Selected readings on US charter schools
Charter school advocates and the Maine Department of Education are opposing a bill that would require the state to recalibrate how it funds virtual charter schools.
But the bill’s sponsor, Rep. Bruce MacDonald, D-Boothbay, defended the measure, saying the method of funding should take into consideration the actual costs of virtual charter schools, which he said are less than those of brick-and-mortar schools.
“I believe our existing charter school legislation has a basic flaw in the provision for funding virtual charter schools,” said MacDonald, House chairman of the Legislature’s Education and Cultural Affairs Committee. He presented his bill, L.D. 1617, to the committee at a public hearing on Monday.
The bill is being closely watched in part because there are several other virtual charter school proposals already under consideration.
Next Monday, the Maine Charter School Commission will vote on whether to authorize two virtual charter schools to open this fall. Meanwhile, another bill, L.D. 1736, which would impose a moratorium on all virtual charter schools until next January, is making its way through the Legislature.
The moratorium bill, which had its first reading in the Senate last week, would give state officials and educators time to come up with a plan to create a state-run virtual school that would provide online learning tools to all Maine students through the traditional school districts.
MacDonald has significantly amended his bill since it was introduced last session, with changes such as dropping a provision that would have required a vote of the full Legislature to authorize a virtual charter school.
Currently, funding for charter school students “follows” students from their sending school districts. MacDonald argued that virtual schools have lower costs, since they don’t feed or house students or incur costs associated with a brick-and-mortar facility.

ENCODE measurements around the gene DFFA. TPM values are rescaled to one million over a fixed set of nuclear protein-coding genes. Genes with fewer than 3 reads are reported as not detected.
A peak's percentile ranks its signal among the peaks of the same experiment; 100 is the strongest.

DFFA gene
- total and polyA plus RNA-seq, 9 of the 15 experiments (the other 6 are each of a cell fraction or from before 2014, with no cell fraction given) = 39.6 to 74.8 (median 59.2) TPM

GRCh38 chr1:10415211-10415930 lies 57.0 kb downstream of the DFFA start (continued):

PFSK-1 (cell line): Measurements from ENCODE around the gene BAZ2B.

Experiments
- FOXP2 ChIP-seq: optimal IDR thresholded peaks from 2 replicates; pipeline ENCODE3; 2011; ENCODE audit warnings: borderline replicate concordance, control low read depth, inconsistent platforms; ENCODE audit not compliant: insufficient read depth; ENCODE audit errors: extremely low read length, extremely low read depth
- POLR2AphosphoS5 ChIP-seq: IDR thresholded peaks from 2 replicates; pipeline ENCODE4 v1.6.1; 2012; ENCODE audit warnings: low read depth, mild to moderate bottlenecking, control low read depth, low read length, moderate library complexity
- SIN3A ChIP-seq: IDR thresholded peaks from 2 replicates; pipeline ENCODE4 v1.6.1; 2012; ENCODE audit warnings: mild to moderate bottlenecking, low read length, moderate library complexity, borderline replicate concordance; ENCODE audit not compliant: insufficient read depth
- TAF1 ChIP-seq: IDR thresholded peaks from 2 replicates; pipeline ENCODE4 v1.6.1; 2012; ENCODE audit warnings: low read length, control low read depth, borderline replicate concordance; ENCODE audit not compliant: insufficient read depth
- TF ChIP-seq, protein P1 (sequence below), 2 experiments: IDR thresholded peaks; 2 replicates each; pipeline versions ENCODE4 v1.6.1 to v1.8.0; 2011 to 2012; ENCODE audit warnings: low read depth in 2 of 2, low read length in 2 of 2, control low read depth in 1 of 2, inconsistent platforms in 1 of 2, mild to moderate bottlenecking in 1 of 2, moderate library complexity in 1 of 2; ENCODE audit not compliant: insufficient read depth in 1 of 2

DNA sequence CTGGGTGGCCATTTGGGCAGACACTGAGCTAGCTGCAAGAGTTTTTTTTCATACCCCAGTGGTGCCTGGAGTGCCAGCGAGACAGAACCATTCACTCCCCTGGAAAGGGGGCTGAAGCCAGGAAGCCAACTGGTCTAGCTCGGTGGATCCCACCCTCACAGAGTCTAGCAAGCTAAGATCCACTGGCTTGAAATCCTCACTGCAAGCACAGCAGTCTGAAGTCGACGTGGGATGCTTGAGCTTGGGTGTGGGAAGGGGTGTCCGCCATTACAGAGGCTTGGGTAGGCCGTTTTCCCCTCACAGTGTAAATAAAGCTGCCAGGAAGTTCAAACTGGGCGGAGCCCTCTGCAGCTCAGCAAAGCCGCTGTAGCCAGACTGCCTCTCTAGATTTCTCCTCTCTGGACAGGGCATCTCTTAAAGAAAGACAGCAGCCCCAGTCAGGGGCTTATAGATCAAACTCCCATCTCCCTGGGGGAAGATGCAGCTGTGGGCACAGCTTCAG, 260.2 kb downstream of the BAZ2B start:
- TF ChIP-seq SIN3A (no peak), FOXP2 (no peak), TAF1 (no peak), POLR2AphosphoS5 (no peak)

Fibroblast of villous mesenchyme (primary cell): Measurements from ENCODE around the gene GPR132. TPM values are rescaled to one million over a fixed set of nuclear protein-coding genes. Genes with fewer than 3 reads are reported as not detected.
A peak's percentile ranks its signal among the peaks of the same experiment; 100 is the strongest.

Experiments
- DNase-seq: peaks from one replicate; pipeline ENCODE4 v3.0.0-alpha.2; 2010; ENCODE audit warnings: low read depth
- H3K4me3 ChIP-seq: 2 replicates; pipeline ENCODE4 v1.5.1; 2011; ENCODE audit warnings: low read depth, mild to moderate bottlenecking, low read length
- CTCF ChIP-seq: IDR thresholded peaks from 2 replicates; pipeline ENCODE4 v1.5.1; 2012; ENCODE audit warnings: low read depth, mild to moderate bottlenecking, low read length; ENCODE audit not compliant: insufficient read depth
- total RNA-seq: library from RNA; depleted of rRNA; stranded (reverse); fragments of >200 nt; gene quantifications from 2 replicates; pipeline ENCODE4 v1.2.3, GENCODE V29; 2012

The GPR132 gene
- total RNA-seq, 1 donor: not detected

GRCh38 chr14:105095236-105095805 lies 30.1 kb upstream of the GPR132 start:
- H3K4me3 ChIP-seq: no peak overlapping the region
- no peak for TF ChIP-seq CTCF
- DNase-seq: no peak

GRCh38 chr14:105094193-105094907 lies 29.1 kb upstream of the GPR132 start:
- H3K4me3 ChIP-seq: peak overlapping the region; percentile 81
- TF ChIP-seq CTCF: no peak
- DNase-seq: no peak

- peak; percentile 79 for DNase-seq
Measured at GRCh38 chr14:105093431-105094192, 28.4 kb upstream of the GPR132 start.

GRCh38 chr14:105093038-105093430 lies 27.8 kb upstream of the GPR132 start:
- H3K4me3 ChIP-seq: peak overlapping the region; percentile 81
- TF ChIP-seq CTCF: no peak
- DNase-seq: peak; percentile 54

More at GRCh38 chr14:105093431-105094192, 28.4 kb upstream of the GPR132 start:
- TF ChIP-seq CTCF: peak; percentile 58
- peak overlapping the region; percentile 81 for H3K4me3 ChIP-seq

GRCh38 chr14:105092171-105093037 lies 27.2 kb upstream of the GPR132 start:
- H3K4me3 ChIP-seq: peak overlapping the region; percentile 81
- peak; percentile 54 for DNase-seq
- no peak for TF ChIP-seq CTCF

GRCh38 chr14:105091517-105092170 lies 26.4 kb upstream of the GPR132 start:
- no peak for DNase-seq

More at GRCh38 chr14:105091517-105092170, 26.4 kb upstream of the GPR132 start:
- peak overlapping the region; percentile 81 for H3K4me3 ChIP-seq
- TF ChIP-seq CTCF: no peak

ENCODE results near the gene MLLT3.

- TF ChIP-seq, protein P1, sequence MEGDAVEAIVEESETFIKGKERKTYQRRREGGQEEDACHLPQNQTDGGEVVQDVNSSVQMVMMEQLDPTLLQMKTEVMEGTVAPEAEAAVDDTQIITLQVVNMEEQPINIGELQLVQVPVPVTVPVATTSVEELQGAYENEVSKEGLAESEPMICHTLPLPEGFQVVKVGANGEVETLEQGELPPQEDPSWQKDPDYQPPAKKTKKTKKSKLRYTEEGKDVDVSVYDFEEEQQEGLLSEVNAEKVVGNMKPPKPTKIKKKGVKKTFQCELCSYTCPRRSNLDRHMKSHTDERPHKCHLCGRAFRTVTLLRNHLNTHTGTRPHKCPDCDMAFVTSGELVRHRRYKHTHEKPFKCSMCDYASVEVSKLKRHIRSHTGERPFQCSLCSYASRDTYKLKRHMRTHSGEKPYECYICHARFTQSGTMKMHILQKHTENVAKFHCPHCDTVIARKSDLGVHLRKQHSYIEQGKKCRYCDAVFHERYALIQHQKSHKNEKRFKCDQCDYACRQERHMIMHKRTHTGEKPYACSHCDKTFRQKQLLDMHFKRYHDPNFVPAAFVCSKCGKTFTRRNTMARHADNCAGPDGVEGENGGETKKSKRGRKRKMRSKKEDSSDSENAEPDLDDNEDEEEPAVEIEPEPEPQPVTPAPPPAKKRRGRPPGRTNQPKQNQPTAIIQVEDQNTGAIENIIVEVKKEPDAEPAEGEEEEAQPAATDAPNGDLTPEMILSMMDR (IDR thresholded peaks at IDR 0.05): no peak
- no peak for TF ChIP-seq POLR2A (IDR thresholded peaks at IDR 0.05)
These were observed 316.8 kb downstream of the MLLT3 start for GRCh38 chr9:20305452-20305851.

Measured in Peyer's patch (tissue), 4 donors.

Virtual charter schools would have “large fiscal efficiencies built in, yet the funding mechanism does not recognize these,” he said. His bill would require the Department of Education to develop a method of funding the virtual charter schools based on their “real costs.”
“If they get approved, (this) ensures they’re not taking money from taxpayers that they don’t deserve,” he said.
The virtual charter schools themselves are nonprofit organizations run by Mainers who form a board of directors, but they contract for educational services through large for-profit national companies that control and manage most aspects of the school. The board directly employs the top administrators, usually the head of school and the chief financial officer.
Deborah Friedman, director of policy and programs for the Maine Department of Education, said coming up with a per-unit cost for virtual students would be “a fairly massive undertaking” since the department doesn’t have data to determine the cost factors for virtual charter schools.
But Maine Charter School Commission Chairwoman Jana Lapoint said proposals from virtual charter school applicants show that their costs are actually similar to traditional public schools. She noted that Maine, for example, requires top school administrators to work out of a Maine office.
The committee will take up the bill again in a work session.
The Maine Education Association, the union representing public school teachers, supports the bill.
The bill also would require that virtual charter schools contract out no more than 30 percent of the school budget, not outsource instructional or grading functions outside the United States, and have all staff instructors be certified to teach in Maine.
It also would require the schools to give teachers terms and conditions of employment that are “comparable” to those of public school teachers, including tenure, sabbaticals, health coverage and participation in the Maine Public Employees Retirement System.
Friedman said the department opposes those teacher requirements.
“Part of the purpose of creating a charter school model is to allow flexibility in operations, including hiring, advancement and compensation of staff, and these provisions would eliminate that flexibility,” Friedman said.
Lapoint noted the commission was already working on several issues raised in the bill, from providing financial oversight to giving annual status reports on the charters to the education commissioner.
“In the humble opinion of the commission, all of the concerns in L.D. 1617 have been addressed and there would appear to be no reason not to allow the commission to continue to do the work that has been assigned to them under the present charter laws,” Lapoint said.
Source: Portland Press Herald – by Noel K. Gallagher